2 Gmail Tricks I Bet You Didn't Know About

Posted by Artem Russakovskii on August 17th, 2009 in Awesomeness, Google, My Favorites, Technology, Tutorials

OK, maybe you did know them – just see for yourself.


The tricks I am going to describe allow you to create unique gmail addresses that still hit your existing gmail inbox, without actually making new gmail accounts.

This can be useful in a variety of situations when you need to use multiple email addresses without having the pain of maintaining them, such as

  • using unique emails while registering for the same service more than once (say, paypal)
  • giving out a unique email address to see if you start getting spam to it later – that way you know exactly who to blame for it
  • more generally, easily create email rules to sort incoming emails into folders, delete them, mark as important, etc.

The hints are not new by any means but it seems like most gmail users are not aware of them. So, without further ado:

Gmail Ignores Dots In Gmail Addresses

Did you know this? I sure didn't, until today, when I read a blog post by a fellow Russian blogger streetmakarov. Apparently, gmail completely ignores dots, so you can insert them anywhere you want in your email address.

Thus, [email protected] is the same as [email protected], which is the same as [email protected], etc – they will all arrive in the same inbox.

This begs the question – what if I registered [email protected] while someone else already owns [email protected]? Well, some digg and arstechnica users got their panties in a bunch over this a while ago, just to realize that gmail doesn't allow registering accounts that would clash in any way – so if I already own [email protected], nobody can register [email protected] or any other combination.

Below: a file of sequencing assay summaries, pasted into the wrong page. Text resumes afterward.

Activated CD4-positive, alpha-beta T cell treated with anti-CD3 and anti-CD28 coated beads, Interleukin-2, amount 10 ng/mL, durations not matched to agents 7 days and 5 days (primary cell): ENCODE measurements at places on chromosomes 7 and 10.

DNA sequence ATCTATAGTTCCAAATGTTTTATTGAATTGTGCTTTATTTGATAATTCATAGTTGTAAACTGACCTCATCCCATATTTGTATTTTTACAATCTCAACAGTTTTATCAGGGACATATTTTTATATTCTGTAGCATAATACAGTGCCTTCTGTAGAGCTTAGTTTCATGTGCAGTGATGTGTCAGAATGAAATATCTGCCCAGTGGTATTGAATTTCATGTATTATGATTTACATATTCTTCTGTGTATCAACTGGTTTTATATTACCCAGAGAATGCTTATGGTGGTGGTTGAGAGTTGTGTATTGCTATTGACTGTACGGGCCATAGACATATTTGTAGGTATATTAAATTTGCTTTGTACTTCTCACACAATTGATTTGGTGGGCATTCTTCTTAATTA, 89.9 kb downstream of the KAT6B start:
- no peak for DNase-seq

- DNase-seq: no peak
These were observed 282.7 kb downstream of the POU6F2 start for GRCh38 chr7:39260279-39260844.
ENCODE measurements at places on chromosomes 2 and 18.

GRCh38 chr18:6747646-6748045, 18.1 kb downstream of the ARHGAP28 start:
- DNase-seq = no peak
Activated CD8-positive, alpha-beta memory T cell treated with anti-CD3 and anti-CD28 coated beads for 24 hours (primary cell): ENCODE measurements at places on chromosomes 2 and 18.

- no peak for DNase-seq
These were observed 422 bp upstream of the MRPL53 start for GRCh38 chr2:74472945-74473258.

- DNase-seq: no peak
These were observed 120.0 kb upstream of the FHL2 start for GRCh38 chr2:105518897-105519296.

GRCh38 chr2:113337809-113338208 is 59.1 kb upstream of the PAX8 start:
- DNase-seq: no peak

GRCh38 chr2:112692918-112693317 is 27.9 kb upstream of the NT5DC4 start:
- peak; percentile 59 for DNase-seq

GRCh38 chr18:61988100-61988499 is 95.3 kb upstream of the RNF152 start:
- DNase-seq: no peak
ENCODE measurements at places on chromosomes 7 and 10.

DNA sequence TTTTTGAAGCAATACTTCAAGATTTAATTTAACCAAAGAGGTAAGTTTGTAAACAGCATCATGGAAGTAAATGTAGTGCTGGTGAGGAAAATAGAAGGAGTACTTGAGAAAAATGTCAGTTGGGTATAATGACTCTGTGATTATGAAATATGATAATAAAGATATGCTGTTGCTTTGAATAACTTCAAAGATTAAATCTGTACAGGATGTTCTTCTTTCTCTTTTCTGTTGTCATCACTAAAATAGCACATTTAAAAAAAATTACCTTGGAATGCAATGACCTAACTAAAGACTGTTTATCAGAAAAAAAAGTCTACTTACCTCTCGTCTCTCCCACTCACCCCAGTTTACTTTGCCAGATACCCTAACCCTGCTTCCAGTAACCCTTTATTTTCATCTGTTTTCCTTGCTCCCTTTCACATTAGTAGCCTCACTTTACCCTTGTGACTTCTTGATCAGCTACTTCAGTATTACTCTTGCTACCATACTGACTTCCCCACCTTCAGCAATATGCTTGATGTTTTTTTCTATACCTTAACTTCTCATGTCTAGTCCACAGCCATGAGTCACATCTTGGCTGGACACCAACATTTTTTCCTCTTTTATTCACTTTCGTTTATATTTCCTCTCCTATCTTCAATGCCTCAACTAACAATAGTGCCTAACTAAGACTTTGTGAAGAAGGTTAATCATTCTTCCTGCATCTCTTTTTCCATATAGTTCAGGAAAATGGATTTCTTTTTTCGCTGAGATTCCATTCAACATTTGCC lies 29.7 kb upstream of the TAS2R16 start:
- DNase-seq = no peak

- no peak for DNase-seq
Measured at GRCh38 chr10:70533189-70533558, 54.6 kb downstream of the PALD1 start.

You Can Append a "+ANYTHINGYOUWANT" To Your Username

I think this trick is even more awesome and flexible than the previous one. If your email is [email protected], then you can use [email protected], [email protected], etc and those will still land in your original inbox.

This makes it even easier to track the addresses you give out. For example, when I register new twitter accounts, I enter my email as [email protected] and then set up a filter in Outlook to filter those out to a separate folder. Simple, painless, and effective.

The only downside to this method is some sites foolishly (or purposely) disallow plus signs in email addresses. Oh well, you can use trick #1 for those.


Do you know other tricks related to "uniquefying" your gmail address? Feel free to share in the comments.

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Artem Russakovskii is a San Francisco programmer and blogger. Follow Artem on Twitter (@ArtemR) or subscribe to the RSS feed.

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